Now the first one out of the box is rather a cheat, in discussions with Giles he mentioned how he was planning on writing some code to generate blank notebooks. So I have taken that as a starting point and done just that.

The notebook app allows you to select the type of book (classic reporters notebook or book type fold), whether you want blank pages or a grid and the number of pages. You can also give your notebook a title and it will go off and get the bookleteer system to generate the PDF. You can then download, print this and create your bespoke notebook.

There is lots is does not do:

  • At the moment it just uses my access token, so, ha after all this access to it is rather limited. This is something to work out with bookleteer and myself. If you want a go then drop me an email.
  • It should really do clever stuff like put the request to the Bookleteer API into a queue and let you know when its ready, rather than just wait for it a single process at a time.Thats a scale thing, something I may do later.
  • The grid is quite large at the moment, creating backgrounds for the pages is quite easy, they are just small jpegs repeated in a div tag in the HTML that describes the page. So I need to play about with images and sizes to give you some options on grid size.
  • Potentially other backgrounds can be made.
  • At the moment all the notebooks are private, when you create a book in bookleteer you get the option to make it public into their library, I just didn’t want to clog up the library with lots of bespoke notebooks, especially when they are titled like ‘notes for this specific day/location’ :)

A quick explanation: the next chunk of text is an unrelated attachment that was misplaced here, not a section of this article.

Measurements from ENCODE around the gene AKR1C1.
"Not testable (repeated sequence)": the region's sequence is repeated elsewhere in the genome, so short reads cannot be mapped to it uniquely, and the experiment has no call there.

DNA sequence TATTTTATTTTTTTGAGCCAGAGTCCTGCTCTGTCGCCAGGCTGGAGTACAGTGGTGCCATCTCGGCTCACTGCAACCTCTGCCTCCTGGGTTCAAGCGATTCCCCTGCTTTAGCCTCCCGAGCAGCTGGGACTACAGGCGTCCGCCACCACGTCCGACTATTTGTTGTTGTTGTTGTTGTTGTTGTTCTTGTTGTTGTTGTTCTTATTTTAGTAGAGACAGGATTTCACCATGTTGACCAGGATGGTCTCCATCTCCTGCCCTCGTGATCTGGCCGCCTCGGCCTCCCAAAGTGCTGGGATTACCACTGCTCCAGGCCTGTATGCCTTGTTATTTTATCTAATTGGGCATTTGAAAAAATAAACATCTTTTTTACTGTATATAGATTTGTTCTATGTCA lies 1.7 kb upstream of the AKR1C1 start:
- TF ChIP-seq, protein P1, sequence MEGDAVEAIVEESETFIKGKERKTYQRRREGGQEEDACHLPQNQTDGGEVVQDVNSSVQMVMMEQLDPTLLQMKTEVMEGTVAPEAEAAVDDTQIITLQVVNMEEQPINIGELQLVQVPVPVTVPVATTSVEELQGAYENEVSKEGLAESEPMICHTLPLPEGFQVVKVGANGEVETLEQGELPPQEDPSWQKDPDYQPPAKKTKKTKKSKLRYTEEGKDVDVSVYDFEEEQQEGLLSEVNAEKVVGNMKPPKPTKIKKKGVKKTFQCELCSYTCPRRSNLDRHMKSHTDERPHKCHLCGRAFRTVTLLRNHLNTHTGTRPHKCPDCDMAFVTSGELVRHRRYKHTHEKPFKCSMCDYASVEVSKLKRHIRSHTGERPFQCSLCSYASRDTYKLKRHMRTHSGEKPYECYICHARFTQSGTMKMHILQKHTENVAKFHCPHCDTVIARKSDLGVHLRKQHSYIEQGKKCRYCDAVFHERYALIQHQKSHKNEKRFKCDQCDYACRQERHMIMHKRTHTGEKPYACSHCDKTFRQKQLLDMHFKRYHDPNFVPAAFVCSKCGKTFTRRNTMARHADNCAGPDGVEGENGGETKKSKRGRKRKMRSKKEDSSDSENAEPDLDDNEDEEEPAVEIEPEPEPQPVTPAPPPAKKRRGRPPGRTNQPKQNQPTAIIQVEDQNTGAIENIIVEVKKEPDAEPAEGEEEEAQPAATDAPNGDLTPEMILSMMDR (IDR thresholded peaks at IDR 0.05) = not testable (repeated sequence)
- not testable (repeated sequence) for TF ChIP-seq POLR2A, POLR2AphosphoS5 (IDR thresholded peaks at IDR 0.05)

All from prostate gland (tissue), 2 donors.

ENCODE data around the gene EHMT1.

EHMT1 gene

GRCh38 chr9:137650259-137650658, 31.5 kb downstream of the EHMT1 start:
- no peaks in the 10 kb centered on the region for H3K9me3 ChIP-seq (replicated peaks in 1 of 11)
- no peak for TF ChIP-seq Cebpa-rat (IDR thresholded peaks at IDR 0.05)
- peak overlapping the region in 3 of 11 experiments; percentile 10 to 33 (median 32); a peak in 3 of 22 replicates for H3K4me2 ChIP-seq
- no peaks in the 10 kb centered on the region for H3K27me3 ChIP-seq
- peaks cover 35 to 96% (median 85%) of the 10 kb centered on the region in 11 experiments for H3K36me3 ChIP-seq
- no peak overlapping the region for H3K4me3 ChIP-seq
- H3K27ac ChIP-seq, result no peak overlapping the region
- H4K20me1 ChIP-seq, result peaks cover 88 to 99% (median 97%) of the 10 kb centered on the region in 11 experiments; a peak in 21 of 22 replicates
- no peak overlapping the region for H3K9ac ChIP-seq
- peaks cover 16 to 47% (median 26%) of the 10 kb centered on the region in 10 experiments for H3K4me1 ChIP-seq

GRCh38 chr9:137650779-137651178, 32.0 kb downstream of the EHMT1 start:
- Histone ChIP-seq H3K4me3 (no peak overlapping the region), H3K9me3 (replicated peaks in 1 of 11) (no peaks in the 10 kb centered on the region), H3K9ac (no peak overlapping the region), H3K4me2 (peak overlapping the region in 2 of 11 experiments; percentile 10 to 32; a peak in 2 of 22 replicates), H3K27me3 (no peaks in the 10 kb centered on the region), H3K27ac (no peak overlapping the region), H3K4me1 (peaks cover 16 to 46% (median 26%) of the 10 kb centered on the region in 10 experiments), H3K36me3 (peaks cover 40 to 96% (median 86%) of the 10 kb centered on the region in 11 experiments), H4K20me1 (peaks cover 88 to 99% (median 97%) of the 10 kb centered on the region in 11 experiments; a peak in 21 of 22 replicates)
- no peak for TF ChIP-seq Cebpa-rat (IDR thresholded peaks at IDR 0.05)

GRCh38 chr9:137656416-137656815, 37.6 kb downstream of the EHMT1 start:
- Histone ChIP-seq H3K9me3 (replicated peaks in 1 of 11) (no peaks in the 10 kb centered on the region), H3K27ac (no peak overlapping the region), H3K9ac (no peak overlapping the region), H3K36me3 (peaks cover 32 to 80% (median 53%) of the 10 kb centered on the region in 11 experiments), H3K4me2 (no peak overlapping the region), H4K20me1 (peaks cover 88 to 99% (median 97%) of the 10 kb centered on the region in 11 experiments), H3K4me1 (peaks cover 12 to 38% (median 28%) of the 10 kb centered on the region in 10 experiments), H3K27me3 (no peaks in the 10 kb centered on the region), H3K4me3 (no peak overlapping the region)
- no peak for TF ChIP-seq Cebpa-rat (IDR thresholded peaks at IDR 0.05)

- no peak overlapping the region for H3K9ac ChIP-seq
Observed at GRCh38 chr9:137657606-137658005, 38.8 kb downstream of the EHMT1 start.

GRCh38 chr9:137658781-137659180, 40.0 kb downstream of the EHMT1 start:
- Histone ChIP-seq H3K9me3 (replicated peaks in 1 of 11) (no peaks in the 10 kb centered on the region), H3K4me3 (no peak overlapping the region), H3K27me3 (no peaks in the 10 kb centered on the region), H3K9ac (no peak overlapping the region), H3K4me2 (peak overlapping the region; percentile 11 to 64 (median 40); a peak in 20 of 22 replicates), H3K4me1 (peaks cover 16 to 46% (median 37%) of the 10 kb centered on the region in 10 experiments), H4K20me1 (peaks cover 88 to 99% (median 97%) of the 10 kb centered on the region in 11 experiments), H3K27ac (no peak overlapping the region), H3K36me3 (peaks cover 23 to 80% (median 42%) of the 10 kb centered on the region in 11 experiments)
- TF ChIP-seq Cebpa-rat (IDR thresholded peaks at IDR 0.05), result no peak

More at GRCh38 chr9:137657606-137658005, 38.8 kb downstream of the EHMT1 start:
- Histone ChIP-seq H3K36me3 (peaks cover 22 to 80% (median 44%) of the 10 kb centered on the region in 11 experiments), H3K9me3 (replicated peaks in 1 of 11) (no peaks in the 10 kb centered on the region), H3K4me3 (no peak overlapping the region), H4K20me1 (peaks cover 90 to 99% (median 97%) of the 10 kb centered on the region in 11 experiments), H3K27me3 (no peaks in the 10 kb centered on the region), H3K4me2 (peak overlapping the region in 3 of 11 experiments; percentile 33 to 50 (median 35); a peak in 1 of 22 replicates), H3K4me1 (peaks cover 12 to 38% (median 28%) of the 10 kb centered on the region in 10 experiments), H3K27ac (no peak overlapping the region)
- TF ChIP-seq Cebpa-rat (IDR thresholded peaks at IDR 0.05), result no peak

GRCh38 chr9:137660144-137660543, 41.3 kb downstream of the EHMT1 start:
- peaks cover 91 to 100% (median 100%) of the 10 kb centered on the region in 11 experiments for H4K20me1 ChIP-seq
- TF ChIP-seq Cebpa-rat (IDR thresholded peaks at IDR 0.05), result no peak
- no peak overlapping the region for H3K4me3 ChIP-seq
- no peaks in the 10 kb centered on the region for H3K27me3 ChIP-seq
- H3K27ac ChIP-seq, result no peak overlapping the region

This is just a first experiment with the API and starting to get my rusty code skills back into shape. Visit the Proboscis site and read about their project linking notebooks and the new publishing venture The Periodical. This whole concept of being able to create bespoke notebooks that are then used in a project and then, added back into the digital system is one of the reasons this platform is so exciting.

Since each book is made of A4 pages, once you have finished writing in it, sticking in pictures, sketching, whatever, unfold the book and scan the pages back in. Its not much work to re-flow the scanned pages back into a downloadable and printable book again. You can also then send that off to be printed in short runs. (or long runs if you need).

There is a lot of power and potential in this platform as each book is not just a book. It can be the gateway to online conversations and allow online to reach out into spaces where the technology is still not easily accessible. It’s like Michal Migurski‘s Walking Papers project but reaches beyond just maps and location.

I think of it as forming a part of the whole ecology of projects like Newspaper Club and even Bergs upcoming Little Printer but unlike those projects it still has that samizdat feel, that route to be useful to people who still don’t go online or have the facility to explore the internet or even just find thinking with paper and pen more their thing.

Upcoming, mini atlases, museum trips and storytime.